Karishma, my 6 year old neighbor at Bridge Meadows, was delighted when The Little Gardner by Emily Hughes was published. Hughes’ book Wild is one of Karishma’s favorite and she helped me review it here. Now she has another favorite book.
The Little Gardneris different from Wild on the surface, but it still shows the affinity children have with nature and wild things. It features a very small boy who lives in a very big garden. He works and works in the garden.
It’s his home and from the garden he gets everything he needs. He is friends with worms and snails. He tries to tend to his beloved plants and they depend on him, but he can’t manage on his own.
The one thing he seems to have the most success with is a flower, a magnificent zinnia, which isn’t something he can eat, but it brings him happiness and gives him hope. It means everything to the little gardener.
A big girl notices this flower. She lives on the edge of the garden and she sees that the garden needs help. Inspired by the beauty of the zinnia, she begins to tend to the garden, too. This help is the bit of magic that the garden needs to flourish.
Children are often faced with tasks that are too difficult for them, no matter how hard they try. This story subtly validates the experience of failure while keeping a sense of hope blooming. I’m very impressed at how Hughes addresses the deep feelings of insecurity children have. In The Little Gardner, she shows how the efforts little ones make, even if they don’t entirely succeed, inspire those bigger than they are.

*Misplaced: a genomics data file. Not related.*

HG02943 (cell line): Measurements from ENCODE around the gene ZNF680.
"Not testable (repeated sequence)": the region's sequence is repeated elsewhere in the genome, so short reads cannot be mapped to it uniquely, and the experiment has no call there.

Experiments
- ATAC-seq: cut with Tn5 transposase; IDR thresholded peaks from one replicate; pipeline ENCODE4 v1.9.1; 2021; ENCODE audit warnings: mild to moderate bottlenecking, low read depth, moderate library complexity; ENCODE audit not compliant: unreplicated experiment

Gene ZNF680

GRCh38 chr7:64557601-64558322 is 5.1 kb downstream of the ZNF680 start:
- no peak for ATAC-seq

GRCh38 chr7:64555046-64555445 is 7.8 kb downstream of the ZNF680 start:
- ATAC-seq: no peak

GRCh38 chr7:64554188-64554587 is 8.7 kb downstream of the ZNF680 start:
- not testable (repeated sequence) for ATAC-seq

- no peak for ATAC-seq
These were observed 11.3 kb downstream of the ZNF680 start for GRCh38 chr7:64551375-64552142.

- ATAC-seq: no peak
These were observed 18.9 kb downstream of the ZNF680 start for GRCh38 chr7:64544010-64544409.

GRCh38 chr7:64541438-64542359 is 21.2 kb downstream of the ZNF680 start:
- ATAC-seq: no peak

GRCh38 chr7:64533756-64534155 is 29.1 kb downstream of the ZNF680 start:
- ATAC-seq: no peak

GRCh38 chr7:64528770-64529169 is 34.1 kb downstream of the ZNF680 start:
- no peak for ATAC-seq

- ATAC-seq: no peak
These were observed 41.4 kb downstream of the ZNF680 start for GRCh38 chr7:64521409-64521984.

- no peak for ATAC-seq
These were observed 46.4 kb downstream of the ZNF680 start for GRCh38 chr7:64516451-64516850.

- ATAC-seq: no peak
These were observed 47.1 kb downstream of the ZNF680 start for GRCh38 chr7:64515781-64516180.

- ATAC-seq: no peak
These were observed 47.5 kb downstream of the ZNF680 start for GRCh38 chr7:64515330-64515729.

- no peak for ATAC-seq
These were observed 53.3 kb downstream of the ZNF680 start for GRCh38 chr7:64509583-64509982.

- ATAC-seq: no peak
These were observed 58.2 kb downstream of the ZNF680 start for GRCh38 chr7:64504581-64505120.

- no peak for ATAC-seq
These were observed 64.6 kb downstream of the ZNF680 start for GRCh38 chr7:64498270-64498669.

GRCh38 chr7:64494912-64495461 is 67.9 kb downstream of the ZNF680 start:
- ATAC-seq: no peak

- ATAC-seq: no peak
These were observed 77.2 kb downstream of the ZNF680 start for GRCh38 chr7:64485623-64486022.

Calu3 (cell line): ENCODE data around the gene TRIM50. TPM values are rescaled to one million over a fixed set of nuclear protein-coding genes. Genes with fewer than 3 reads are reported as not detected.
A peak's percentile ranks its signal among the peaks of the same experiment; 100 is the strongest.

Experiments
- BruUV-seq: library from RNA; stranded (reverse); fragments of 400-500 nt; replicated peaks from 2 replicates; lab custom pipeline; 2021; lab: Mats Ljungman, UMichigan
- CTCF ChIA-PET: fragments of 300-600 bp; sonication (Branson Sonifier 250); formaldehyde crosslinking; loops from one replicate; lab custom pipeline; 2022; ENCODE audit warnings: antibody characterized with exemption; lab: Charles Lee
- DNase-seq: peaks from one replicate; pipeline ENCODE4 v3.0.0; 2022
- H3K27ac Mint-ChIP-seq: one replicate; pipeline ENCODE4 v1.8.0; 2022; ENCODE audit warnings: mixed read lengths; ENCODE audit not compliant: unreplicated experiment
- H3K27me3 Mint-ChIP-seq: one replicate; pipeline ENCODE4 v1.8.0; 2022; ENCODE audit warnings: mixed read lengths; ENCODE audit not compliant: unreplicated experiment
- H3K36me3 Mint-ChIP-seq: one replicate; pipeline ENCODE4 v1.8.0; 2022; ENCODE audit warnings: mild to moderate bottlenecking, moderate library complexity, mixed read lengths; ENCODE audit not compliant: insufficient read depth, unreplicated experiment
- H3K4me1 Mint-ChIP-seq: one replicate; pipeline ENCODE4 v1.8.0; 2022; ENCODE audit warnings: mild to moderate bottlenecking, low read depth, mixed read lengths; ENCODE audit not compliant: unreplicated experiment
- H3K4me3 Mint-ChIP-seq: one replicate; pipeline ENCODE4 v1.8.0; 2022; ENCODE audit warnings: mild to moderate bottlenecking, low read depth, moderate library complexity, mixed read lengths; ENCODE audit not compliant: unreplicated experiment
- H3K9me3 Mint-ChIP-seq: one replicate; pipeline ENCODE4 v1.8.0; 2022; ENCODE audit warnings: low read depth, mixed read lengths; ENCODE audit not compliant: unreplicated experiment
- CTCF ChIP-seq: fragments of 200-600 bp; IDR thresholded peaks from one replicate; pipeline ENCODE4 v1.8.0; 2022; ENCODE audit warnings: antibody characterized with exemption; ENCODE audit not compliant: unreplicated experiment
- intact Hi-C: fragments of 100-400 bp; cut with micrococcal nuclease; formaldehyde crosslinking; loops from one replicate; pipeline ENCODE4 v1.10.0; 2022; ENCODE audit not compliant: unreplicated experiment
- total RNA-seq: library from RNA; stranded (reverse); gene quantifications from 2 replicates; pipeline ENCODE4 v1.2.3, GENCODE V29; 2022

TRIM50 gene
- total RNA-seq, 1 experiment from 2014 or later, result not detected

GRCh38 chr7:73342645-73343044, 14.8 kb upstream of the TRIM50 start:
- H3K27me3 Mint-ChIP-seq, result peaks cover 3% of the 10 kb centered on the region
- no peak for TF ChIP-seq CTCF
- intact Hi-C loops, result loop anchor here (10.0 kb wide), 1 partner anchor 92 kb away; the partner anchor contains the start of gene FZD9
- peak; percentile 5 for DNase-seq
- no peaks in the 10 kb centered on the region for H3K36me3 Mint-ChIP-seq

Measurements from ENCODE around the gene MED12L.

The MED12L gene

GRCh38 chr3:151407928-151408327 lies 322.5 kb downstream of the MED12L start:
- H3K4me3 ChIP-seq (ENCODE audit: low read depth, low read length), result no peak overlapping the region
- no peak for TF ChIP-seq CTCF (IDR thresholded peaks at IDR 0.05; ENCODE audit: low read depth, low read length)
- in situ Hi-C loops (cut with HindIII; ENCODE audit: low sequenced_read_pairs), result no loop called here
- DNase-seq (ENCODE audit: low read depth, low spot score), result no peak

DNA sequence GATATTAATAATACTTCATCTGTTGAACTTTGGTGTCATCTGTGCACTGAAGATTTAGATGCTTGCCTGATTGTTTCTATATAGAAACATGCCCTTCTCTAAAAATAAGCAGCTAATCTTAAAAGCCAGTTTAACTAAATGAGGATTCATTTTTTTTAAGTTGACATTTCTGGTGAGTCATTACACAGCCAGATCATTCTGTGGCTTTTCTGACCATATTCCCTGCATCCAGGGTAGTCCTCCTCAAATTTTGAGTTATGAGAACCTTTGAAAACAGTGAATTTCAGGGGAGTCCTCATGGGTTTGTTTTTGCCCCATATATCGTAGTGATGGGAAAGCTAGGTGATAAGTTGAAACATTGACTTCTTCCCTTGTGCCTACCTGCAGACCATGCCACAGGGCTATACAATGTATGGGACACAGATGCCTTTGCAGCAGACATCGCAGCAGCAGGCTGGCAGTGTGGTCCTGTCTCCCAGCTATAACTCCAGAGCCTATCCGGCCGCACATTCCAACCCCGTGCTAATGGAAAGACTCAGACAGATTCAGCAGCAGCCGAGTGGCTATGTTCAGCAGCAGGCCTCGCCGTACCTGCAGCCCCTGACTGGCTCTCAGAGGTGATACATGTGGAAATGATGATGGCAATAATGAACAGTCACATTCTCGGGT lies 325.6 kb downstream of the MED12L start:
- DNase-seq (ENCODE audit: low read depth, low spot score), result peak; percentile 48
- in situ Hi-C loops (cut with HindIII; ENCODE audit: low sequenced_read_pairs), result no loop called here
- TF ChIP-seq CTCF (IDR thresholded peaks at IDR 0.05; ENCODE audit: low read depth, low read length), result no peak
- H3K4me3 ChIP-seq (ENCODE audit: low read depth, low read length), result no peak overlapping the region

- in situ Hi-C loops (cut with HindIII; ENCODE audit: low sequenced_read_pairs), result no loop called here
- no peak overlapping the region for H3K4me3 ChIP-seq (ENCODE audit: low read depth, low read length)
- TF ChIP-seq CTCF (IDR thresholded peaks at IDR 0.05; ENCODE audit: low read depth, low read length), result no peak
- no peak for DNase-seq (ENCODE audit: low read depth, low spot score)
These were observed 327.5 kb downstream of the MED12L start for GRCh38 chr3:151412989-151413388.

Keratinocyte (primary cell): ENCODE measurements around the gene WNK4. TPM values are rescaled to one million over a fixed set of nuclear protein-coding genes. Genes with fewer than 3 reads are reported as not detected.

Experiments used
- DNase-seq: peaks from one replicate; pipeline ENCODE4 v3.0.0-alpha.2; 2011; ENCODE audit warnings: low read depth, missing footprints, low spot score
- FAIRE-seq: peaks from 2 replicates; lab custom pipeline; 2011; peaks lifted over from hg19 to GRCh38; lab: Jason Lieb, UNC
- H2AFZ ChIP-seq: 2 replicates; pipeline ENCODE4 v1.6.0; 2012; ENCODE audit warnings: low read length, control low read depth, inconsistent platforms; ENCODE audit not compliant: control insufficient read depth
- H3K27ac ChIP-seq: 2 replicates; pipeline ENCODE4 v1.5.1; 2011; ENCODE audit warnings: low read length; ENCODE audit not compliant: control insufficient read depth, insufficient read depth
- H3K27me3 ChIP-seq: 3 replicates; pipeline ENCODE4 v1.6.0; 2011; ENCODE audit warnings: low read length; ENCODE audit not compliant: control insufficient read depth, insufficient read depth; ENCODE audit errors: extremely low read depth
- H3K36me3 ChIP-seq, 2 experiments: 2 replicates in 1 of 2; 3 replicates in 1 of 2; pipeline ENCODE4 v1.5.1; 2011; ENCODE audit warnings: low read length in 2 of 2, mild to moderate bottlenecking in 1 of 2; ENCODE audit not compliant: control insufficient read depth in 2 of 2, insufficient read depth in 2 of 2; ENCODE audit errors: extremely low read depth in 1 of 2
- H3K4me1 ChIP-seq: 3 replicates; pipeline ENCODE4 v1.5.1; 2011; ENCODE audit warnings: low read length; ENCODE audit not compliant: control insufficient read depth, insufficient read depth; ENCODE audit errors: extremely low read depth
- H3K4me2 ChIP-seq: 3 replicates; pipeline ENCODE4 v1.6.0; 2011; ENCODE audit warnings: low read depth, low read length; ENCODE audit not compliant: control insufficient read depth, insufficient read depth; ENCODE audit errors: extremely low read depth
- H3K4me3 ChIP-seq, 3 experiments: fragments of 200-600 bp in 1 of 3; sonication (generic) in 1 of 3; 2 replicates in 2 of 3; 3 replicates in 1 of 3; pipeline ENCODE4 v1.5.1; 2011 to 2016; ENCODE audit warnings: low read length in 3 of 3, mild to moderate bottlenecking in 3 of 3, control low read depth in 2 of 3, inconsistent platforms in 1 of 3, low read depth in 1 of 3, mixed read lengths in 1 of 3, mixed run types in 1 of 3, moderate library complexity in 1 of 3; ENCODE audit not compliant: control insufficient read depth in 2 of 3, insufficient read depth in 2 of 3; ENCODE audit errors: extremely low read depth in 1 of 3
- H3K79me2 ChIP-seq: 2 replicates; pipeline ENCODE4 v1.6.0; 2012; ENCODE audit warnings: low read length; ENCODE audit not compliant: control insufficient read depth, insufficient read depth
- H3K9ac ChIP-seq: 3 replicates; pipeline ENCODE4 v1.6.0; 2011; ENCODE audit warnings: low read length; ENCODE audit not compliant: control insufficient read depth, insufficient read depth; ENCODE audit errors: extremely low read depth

In her book Wild, Hughes brought out the idea that keeping a bit of wildness in your soul may not be such a bad thing. In The Little Gardner, she shows how befriending nature and tending to a garden keeps hope in your heart.
Karishma and I both loved this book. The illustrations are of dense and we notice something new each time we read it. We like that the girl who helps save the garden has dark skin. As in Wild, Karishma likes to read the last line of the book first, and see how important a little gardener, or any little person can be. It helps her navigate a sometimes confusing world. It’s also inspired her to water and talk to plants during this hot summer. She can’t wait to see the next book by Emily Hughes.
This book was published by Flying Eye Books and is beautifully bound, with a flower printed in white on the red binding. You can see more of their books here.
Here’s a video about my community Bridge Meadows in Portland, Oregon, which is set up to help children get adopted out of foster care:
Thanks for reading my blog. Now go read a book – in a garden if at all possible.